If a young man were to ask me today, “How do I become a pastor?,” one way to answer that question would be to come to Concordia Seminary, St. Louis. One of our main reasons of existence is to form pastors for The Lutheran Church—-Missouri Synod (LCMS). The typical and preferred route is for a student to move to St Louis and to study residentially for the Master of Divinity  degree. It’s typically a four year course of study in which students learn Hebrew and Greek so they can read the Bible in its original languages. Students also learn the teachings of the Scriptures on various topics like who is God, what is Baptism and why does the church exist. There also are courses on the history of the church’s theology. Of course, there are also practical courses on things like how to preach, how to teach and how to lead a congregation. The third year is a one year internship called vicarage. That’s a basic summary of the course of study.
BUT, becoming a Lutheran pastor is a lot more than just going to classes and writing papers. The founder of the LCMS, Dr. C.F.W. Walther, once said that becoming a pastor is not just learning a bunch of knowledge. Learning pastoral theology is much more about learning that involves one’s entire person. He said it’s more like a disposition or a condition of the soul. To explain this, he pointed future pastors to 2 Tim. 3:17 — that the Scriptures are given to us by the Spirit of God for teaching, reproof, correction and training in righteousness “that the man of God may be complete, equipped for every good work.” Walther went on to say that this training is not able to be attained simply by human will power alone. Instead, it’s training that the Holy Spirit alone can give. In a different writing, Walther called this the “Holy Spirit’s school of experience.”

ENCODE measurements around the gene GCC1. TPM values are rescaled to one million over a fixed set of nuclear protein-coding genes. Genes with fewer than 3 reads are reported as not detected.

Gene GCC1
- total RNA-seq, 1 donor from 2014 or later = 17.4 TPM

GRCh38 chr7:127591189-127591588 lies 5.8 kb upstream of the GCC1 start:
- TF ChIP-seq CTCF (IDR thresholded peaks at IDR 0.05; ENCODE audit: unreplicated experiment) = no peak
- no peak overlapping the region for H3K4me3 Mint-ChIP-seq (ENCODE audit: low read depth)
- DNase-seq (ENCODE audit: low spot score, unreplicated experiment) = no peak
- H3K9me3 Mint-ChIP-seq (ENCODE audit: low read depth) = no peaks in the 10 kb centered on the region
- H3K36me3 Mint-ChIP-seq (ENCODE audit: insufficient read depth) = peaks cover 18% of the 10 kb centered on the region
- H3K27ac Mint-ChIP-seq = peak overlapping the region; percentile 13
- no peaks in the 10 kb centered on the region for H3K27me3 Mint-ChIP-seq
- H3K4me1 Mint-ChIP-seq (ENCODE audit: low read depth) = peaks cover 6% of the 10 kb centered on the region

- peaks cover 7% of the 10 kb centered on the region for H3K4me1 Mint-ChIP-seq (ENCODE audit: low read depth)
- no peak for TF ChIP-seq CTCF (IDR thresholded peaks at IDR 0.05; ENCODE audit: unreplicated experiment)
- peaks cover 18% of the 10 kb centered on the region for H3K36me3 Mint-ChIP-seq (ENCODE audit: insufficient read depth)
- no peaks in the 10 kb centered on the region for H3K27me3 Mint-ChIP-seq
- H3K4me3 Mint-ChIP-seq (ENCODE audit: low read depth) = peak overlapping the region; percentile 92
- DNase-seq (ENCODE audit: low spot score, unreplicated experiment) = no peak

Martin Luther once laid out a simple method for learning theology: prayer, meditation on the Word of God, and enduring the trials and temptations of the devil (oratio, meditatio, tentatio). And this is ultimately how someone becomes a pastor. God forms pastors Himself through the means of coming to Seminary where we pray and study God’s Word, but He also forms future pastors by sustaining seminarians through their struggles with the devil. At the Seminary, we gather together every day in chapel where we pray and meditate on the Word of God. In the classroom, professors lead students in prayer before they dive into the lesson for the day whether it be understanding the Greek genitive in Gal. 2:16 or reading through a dense theological text like Luther’s Bondage of the Will. As seminarians face everyday life challenges, Satan sows his seeds of doubt, despondency and sometimes even despair. Becoming a pastor is a spiritual battle. But Jesus Christ conquered the devil by His crucifixion and resurrection, and He has given us His Spirit. As the Apostle John still reminds us today, “He who is in you (the Holy Spirit) is greater than he who is in the world (Satan)” (1 John 4:4 ESV).